Insulating Film Forming Method and Substrate Processing Method

- TOKYO ELECTRON LIMITED

In a method for forming an insulating film by performing plasma nitriding process to an oxide film on a substrate and then by annealing the substrate in a process chamber (51), the substrate is annealed under a low pressure of 667 Pa or lower. The annealing is performed for 5 or 45 seconds. The plasma nitriding process is performed by microwave plasma by using a planar antenna whereupon a multitude of slot holes are formed.

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Description

FIELD OF THE INVENTION

The present invention relates to an insulating film forming method and a substrate processing method for performing an annealing treatment or other treatments to an object substrate such as a semiconductor wafer or the like.

BACKGROUND OF THE INVENTION

In a gate insulating film of recently semiconductor devices, e.g., a metal-oxide-semiconductor field-effect transistor (MOSFET), an oxynitride film is employed to prevent a so-called pass-through phenomenon. It is often the case that formation of the oxynitride film is performed by subjecting an oxide film to a plasma nitriding treatment.

Meanwhile, it is a recent trend that the MOSFET itself becomes extremely miniaturized and, in concert with such miniaturization, the gate insulating film is controlled to be in an ultra-thin film region (of about 1.0 nm). In such a thin insulating film, however, there is a fear of degradation of a transistor-on current and reduction of an operating speed.

In view of this, JP2004-48001A proposes a method of performing an annealing treatment to an insulating film subsequent to a plasma nitriding treatment thereof in an effort to recover damage caused at the time of plasma nitriding treatment.

However, the conventional annealing treatment is what is called a “heavy annealing treatment”, for the reason of which oxygen is diffused to an interface by the annealing treatment, thereby increasing a thickness of the insulating film and decreasing an operating speed. In particular, there is a concern of degradation of an NBTI (Negative Bias Temperature Instability) characteristic remarkably appearing in a PMOSFET.

As one example of the annealing treatment, there is known an RTP (Rapid Thermal Processing). Although annealing is performed for the purpose of re-sequence impurities or recovering crystal damage after ions are injected into, e.g., a semiconductor wafer (hereinafter often referred to as “wafer”), there is a tendency that, if a thermal budget (thermal treatment quantity) grows high in the annealing process, diffusion of a dopant occurs in a source-drain region of, e.g., a transistor, to thereby create a deep junction. Inasmuch as a shallow junction is indispensable under a miniaturized design rule, use has been made of the RTP capable of reducing a total thermal budget by rapidly raising and lowering a temperature within a short period of time (so-called spike annealing).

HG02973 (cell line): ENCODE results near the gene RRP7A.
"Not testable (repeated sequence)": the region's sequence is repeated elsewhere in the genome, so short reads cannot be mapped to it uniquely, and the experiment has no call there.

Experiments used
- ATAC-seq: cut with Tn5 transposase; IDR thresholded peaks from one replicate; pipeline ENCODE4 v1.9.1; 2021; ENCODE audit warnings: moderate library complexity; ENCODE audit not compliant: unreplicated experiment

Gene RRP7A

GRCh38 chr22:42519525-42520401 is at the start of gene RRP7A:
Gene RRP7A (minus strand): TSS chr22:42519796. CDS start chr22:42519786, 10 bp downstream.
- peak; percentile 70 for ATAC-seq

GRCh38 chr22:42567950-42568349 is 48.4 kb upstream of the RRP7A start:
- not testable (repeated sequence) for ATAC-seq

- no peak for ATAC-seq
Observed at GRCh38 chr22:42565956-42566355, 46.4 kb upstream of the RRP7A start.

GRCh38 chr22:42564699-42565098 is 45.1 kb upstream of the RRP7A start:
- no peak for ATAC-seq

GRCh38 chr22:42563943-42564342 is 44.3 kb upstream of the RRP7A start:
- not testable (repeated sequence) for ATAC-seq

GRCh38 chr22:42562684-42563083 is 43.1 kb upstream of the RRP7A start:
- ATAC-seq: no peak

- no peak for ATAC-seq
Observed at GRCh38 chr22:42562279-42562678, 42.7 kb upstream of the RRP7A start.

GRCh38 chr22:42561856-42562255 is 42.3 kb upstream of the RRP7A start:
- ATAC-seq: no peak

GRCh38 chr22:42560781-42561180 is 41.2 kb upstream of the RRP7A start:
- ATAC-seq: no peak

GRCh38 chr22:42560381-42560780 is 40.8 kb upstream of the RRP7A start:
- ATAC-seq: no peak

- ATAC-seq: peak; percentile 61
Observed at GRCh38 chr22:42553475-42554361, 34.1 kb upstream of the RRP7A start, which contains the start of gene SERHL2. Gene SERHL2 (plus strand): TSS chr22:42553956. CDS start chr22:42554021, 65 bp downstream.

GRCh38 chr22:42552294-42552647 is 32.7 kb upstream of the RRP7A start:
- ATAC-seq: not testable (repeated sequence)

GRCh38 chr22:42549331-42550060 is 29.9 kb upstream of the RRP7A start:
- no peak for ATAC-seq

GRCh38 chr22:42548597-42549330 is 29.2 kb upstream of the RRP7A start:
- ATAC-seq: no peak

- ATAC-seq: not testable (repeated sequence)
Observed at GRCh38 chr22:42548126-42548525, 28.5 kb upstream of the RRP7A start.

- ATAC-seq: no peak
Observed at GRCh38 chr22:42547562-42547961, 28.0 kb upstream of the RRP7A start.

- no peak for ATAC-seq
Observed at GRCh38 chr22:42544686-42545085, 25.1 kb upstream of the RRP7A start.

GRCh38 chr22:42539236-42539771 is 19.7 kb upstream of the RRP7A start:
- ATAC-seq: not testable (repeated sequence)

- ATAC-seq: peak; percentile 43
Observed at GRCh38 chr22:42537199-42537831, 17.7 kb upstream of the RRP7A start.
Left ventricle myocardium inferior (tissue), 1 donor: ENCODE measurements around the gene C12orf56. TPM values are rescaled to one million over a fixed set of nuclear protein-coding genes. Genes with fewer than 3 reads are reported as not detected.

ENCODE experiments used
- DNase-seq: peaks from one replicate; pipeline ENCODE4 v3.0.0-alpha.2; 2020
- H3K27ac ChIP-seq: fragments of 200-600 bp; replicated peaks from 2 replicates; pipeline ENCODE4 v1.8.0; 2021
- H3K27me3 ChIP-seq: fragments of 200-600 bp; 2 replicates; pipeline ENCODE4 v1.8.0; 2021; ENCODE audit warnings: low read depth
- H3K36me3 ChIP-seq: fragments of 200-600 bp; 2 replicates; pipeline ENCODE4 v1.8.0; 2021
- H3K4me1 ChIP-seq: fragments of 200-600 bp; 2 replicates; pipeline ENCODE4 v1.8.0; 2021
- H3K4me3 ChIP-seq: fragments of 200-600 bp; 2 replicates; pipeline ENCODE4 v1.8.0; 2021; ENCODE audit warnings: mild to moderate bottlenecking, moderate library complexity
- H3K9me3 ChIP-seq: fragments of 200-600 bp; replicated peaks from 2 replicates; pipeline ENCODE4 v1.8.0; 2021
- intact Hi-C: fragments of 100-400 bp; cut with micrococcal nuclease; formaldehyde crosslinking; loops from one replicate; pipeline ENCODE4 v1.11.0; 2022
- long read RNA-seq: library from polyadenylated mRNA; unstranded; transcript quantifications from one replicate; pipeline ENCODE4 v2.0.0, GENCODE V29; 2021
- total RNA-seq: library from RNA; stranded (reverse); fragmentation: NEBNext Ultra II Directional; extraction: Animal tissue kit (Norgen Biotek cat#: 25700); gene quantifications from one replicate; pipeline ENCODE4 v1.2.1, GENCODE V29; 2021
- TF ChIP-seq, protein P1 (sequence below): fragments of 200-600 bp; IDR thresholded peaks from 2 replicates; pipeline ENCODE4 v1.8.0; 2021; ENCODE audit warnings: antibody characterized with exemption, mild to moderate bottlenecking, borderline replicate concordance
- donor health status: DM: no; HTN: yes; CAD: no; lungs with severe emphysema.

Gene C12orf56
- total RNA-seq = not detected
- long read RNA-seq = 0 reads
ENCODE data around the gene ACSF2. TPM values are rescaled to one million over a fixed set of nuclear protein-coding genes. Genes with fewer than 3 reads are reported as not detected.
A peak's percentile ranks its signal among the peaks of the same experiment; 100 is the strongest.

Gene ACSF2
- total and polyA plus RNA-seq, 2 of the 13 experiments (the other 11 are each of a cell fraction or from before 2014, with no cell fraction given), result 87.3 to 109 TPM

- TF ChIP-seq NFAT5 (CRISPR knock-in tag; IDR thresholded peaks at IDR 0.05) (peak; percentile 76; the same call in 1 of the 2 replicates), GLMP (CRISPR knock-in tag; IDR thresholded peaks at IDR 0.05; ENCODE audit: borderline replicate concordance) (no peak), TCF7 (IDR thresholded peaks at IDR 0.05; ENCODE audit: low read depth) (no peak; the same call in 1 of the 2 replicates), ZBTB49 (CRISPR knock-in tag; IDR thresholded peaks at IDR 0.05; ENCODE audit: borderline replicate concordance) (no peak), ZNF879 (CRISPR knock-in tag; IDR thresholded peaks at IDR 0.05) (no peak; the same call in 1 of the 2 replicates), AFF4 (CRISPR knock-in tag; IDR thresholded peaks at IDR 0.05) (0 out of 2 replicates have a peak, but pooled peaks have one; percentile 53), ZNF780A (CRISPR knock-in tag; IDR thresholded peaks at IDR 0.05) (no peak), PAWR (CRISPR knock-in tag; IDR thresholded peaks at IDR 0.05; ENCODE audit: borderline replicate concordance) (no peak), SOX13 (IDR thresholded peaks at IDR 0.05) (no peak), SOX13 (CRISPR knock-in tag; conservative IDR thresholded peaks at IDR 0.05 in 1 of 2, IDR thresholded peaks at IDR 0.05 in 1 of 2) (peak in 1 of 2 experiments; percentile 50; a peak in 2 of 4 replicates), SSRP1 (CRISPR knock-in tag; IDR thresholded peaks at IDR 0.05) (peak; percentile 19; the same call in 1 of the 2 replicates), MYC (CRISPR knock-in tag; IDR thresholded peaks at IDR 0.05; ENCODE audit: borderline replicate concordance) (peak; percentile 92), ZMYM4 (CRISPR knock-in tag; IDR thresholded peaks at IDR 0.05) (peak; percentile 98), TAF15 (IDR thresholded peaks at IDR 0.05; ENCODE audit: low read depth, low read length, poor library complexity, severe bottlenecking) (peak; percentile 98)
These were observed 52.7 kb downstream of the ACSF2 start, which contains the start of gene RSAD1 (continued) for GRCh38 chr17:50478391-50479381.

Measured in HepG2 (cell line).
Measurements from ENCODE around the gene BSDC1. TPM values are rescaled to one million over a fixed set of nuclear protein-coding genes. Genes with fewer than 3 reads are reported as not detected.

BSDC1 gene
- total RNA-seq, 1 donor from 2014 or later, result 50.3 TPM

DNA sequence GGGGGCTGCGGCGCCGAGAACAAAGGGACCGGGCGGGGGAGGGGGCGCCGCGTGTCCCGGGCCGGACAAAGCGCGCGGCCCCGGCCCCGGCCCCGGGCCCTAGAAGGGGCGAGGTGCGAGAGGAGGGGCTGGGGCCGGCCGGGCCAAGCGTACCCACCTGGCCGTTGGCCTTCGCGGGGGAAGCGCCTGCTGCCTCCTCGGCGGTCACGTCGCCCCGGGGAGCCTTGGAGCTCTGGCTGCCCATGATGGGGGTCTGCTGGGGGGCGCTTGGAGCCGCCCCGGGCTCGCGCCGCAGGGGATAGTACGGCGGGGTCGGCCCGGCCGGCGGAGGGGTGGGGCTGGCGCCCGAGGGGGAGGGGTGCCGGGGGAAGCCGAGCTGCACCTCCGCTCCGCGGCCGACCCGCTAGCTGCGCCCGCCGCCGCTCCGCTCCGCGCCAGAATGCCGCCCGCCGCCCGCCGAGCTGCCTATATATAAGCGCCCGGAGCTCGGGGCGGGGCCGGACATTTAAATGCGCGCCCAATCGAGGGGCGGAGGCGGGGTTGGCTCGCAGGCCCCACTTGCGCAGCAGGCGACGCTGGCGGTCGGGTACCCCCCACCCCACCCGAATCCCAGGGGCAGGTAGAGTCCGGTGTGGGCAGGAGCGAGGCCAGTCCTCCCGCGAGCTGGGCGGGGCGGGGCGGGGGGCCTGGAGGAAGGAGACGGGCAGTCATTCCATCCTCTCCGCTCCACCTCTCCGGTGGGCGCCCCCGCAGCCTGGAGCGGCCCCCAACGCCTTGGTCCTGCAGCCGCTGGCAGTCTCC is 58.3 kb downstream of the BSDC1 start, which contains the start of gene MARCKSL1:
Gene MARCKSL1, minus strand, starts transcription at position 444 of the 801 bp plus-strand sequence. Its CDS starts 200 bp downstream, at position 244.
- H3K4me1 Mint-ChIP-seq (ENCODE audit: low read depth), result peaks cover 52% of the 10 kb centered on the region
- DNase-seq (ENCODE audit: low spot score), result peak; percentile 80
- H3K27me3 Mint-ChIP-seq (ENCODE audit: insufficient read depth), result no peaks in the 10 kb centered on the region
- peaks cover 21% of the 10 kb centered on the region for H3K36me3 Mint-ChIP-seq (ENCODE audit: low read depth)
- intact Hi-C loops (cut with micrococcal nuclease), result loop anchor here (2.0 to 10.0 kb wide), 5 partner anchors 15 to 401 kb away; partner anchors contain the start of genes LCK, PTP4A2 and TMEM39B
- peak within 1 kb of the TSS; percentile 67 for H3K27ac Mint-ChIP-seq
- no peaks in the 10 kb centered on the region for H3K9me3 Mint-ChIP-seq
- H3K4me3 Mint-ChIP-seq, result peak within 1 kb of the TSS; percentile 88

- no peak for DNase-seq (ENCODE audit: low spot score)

It is important in the RTP that an in-plane temperature of the wafer is kept uniform in order to equalize the characteristics of electronic devices manufactured from one and the same wafer. However, if the temperature is straightly and rapidly raised up to a predetermined annealing temperature in the RTP, overshoot occurs in the wafer temperature, thus reducing temperature control accuracy. Furthermore, there is a problem in that non-uniformity in a wafer in-plane temperature becomes great due to the rapid temperature elevation and a crystal defect called “slip” arises as the wafer is warped.

Taking this into account, JP2000-331949A suggests a method for assuring an in-plane temperature uniformity in an RTP, the method being adapted to provide a heat-up process of multiple steps and perform an annealing treatment, while gradually reducing a temperature elevation speed in the respective heat-up steps, until the temperature reaches a predetermined annealing temperature. However, JP2000-331949A provides no concrete and positive disclosure on a temperature region and time in the respective heat-up steps, meaning that the method fails to get out of a realm of conception. Furthermore, although the prior art method can improve overshoot of the wafer temperature and non-uniformity of the in-plane temperature by gradually reduces a temperature elevation speed in the respective heat-up steps, it suffers from a problem of throughput reduction. Considering that a greatest advantage of the RTP resides in its ability to increase a throughput and suppress a thermal budget, the method taught in JP2000-331949A is not satisfactory.

DISCLOSURE OF THE INVENTION

In view of the circumstances noted above, it is a first object of the present invention to provide an insulating film forming method that can suppress a thickness increase at the time of forming an insulating film, avoid degradation of an ON-current characteristic between a source and a drain and inhibit degradation of an NBTI characteristic.

A second object of the present invention is to provide a substrate processing method that, in case of processing a substrate at a temperature of 800° C. or above, can reliably prevent overshoot of a substrate temperature and occurrence of a warp or a slip of the substrate in a temperature elevation process and is capable of processing the substrate at a high throughput.